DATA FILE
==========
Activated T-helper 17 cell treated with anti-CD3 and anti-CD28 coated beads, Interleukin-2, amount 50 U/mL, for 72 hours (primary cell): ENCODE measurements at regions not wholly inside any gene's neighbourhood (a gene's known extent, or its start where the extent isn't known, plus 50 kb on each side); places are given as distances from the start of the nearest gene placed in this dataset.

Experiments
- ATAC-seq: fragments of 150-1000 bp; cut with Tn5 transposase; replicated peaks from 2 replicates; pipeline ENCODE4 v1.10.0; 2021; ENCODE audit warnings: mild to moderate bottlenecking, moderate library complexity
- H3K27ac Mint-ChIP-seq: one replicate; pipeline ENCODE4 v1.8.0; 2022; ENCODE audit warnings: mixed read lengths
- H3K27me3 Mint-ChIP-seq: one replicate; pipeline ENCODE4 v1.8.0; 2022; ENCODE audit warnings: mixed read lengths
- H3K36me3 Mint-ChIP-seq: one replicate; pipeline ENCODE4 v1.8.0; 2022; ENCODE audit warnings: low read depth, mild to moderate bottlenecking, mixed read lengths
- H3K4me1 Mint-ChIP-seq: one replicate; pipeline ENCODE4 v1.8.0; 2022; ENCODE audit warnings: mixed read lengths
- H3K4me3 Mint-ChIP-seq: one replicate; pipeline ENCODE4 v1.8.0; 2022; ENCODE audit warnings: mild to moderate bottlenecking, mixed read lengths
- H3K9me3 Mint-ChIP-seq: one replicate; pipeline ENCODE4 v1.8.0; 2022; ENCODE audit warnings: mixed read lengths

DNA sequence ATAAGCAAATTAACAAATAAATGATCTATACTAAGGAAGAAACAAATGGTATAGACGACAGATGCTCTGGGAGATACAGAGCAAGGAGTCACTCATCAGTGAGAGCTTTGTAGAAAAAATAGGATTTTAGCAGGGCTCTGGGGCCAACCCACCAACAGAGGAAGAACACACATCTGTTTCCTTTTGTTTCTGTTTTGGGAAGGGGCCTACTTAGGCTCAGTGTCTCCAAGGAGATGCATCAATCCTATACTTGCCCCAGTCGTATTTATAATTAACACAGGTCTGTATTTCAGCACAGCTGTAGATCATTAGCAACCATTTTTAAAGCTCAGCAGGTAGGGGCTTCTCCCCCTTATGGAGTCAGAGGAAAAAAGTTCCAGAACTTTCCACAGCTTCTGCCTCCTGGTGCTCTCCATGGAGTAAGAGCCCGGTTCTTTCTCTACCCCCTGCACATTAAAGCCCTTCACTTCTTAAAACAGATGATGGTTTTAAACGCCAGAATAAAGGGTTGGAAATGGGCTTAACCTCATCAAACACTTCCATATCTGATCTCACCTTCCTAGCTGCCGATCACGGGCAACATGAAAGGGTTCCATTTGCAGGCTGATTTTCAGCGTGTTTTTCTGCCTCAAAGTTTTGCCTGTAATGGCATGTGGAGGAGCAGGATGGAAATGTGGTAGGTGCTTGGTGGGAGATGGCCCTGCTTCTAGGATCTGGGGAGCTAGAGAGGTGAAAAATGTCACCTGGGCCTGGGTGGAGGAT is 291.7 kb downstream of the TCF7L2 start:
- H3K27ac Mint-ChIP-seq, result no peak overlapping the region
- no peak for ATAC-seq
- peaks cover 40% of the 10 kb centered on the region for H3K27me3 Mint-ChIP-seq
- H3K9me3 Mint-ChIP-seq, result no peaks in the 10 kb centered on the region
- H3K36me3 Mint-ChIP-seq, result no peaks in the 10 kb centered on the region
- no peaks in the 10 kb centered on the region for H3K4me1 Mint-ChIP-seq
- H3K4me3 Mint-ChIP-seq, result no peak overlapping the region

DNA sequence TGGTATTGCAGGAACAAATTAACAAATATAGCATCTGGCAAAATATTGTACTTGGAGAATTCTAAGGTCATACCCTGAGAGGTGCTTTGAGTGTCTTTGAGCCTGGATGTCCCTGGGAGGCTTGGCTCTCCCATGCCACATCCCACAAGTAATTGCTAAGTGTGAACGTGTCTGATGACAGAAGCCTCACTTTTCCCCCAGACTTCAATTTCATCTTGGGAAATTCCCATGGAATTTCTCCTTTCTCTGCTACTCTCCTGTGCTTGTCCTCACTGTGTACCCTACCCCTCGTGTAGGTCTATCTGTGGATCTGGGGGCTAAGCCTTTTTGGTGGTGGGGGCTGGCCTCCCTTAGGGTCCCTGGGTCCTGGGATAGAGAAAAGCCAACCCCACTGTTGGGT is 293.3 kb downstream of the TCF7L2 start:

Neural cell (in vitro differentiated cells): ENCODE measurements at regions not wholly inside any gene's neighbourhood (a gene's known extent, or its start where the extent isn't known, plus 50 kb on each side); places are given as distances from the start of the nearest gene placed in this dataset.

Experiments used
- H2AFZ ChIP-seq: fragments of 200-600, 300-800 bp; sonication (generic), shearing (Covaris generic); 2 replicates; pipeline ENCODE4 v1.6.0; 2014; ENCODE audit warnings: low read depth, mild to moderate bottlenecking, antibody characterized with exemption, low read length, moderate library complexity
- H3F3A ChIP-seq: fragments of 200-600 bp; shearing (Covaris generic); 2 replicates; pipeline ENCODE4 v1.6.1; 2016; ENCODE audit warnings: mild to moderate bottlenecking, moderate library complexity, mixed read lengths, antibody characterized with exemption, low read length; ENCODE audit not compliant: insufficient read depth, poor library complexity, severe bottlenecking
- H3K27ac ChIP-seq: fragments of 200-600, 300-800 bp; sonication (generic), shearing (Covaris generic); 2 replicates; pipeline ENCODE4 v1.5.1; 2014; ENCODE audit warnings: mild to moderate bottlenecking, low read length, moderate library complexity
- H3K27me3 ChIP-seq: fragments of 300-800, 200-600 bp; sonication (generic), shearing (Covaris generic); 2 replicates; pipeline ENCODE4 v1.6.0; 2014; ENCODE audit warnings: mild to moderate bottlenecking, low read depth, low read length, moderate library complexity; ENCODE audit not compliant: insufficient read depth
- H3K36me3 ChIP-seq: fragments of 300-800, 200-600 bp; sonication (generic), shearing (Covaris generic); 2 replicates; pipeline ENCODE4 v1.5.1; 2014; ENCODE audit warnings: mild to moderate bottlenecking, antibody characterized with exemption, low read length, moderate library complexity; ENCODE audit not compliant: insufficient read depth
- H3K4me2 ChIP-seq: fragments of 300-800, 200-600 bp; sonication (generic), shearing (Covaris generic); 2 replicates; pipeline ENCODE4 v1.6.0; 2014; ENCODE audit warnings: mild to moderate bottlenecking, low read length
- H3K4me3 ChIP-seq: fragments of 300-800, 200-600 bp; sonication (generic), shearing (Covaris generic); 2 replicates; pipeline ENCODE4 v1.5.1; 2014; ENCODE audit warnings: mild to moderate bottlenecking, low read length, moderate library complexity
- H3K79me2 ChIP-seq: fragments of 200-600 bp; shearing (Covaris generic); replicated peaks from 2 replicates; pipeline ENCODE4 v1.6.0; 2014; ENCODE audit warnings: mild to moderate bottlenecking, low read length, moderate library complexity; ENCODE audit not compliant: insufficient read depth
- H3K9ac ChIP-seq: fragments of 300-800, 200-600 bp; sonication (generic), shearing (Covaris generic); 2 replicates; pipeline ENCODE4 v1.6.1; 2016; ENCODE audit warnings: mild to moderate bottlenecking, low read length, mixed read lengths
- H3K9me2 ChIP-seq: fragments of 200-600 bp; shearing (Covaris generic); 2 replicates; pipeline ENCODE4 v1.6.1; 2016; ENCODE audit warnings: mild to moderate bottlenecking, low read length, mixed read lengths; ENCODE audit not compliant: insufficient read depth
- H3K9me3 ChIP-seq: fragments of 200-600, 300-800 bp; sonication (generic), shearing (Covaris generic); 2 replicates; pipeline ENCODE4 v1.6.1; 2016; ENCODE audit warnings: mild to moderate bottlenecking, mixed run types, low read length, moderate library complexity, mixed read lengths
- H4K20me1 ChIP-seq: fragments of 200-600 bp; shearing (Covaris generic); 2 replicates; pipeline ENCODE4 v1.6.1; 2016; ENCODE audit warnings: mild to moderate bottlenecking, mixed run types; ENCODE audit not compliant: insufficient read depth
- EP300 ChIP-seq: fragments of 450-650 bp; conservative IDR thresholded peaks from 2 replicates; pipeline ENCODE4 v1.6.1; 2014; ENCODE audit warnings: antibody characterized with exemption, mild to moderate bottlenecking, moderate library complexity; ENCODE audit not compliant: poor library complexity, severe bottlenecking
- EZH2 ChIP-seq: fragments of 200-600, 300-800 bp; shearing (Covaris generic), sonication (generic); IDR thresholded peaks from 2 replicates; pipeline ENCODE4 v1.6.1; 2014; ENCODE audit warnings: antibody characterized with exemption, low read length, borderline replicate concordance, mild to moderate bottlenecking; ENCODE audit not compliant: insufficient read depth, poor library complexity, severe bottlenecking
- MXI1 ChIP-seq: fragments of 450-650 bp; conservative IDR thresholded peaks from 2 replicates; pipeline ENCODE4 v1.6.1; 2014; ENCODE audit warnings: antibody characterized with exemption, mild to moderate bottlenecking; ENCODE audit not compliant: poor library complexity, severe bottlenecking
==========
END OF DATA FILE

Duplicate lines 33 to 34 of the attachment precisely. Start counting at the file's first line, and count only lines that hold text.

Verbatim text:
- EP300 ChIP-seq: fragments of 450-650 bp; conservative IDR thresholded peaks from 2 replicates; pipeline ENCODE4 v1.6.1; 2014; ENCODE audit warnings: antibody characterized with exemption, mild to moderate bottlenecking, moderate library complexity; ENCODE audit not compliant: poor library complexity, severe bottlenecking
- EZH2 ChIP-seq: fragments of 200-600, 300-800 bp; shearing (Covaris generic), sonication (generic); IDR thresholded peaks from 2 replicates; pipeline ENCODE4 v1.6.1; 2014; ENCODE audit warnings: antibody characterized with exemption, low read length, borderline replicate concordance, mild to moderate bottlenecking; ENCODE audit not compliant: insufficient read depth, poor library complexity, severe bottlenecking